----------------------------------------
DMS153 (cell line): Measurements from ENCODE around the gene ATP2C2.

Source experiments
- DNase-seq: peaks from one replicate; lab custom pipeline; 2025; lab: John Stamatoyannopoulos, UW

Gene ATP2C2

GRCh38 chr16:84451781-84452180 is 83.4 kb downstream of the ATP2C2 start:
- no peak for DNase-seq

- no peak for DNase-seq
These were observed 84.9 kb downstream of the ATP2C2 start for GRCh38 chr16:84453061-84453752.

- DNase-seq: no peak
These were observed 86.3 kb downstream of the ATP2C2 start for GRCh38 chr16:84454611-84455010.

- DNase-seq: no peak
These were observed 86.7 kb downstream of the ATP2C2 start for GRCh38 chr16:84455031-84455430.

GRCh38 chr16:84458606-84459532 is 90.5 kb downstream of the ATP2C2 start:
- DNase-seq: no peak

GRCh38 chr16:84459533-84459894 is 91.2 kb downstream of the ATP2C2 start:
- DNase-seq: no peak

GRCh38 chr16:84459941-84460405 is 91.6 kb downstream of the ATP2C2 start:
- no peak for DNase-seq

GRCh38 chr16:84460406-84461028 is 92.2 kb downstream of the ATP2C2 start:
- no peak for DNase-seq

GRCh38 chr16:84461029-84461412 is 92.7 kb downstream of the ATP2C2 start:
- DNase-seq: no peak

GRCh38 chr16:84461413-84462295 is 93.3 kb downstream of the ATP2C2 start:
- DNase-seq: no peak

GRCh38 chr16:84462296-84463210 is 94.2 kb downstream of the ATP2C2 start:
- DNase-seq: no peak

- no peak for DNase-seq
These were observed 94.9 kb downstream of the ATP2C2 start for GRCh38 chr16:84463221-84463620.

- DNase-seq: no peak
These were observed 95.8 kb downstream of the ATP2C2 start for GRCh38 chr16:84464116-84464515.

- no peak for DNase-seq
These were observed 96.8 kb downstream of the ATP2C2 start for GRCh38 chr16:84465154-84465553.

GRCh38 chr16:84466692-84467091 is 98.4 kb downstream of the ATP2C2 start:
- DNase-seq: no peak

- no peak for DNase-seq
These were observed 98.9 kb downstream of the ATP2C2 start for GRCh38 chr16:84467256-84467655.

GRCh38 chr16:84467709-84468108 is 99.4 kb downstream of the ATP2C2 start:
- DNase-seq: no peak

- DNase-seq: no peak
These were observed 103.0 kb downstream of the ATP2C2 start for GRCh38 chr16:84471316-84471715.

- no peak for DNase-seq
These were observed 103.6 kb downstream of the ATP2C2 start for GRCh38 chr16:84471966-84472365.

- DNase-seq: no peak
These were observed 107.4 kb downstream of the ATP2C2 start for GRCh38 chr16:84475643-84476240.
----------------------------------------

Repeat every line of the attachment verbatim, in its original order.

DMS153 (cell line): Measurements from ENCODE around the gene ATP2C2.

Source experiments
- DNase-seq: peaks from one replicate; lab custom pipeline; 2025; lab: John Stamatoyannopoulos, UW

Gene ATP2C2

GRCh38 chr16:84451781-84452180 is 83.4 kb downstream of the ATP2C2 start:
- no peak for DNase-seq

- no peak for DNase-seq
These were observed 84.9 kb downstream of the ATP2C2 start for GRCh38 chr16:84453061-84453752.

- DNase-seq: no peak
These were observed 86.3 kb downstream of the ATP2C2 start for GRCh38 chr16:84454611-84455010.

- DNase-seq: no peak
These were observed 86.7 kb downstream of the ATP2C2 start for GRCh38 chr16:84455031-84455430.

GRCh38 chr16:84458606-84459532 is 90.5 kb downstream of the ATP2C2 start:
- DNase-seq: no peak

GRCh38 chr16:84459533-84459894 is 91.2 kb downstream of the ATP2C2 start:
- DNase-seq: no peak

GRCh38 chr16:84459941-84460405 is 91.6 kb downstream of the ATP2C2 start:
- no peak for DNase-seq

GRCh38 chr16:84460406-84461028 is 92.2 kb downstream of the ATP2C2 start:
- no peak for DNase-seq

GRCh38 chr16:84461029-84461412 is 92.7 kb downstream of the ATP2C2 start:
- DNase-seq: no peak

GRCh38 chr16:84461413-84462295 is 93.3 kb downstream of the ATP2C2 start:
- DNase-seq: no peak

GRCh38 chr16:84462296-84463210 is 94.2 kb downstream of the ATP2C2 start:
- DNase-seq: no peak

- no peak for DNase-seq
These were observed 94.9 kb downstream of the ATP2C2 start for GRCh38 chr16:84463221-84463620.

- DNase-seq: no peak
These were observed 95.8 kb downstream of the ATP2C2 start for GRCh38 chr16:84464116-84464515.

- no peak for DNase-seq
These were observed 96.8 kb downstream of the ATP2C2 start for GRCh38 chr16:84465154-84465553.

GRCh38 chr16:84466692-84467091 is 98.4 kb downstream of the ATP2C2 start:
- DNase-seq: no peak

- no peak for DNase-seq
These were observed 98.9 kb downstream of the ATP2C2 start for GRCh38 chr16:84467256-84467655.

GRCh38 chr16:84467709-84468108 is 99.4 kb downstream of the ATP2C2 start:
- DNase-seq: no peak

- DNase-seq: no peak
These were observed 103.0 kb downstream of the ATP2C2 start for GRCh38 chr16:84471316-84471715.

- no peak for DNase-seq
These were observed 103.6 kb downstream of the ATP2C2 start for GRCh38 chr16:84471966-84472365.

- DNase-seq: no peak
These were observed 107.4 kb downstream of the ATP2C2 start for GRCh38 chr16:84475643-84476240.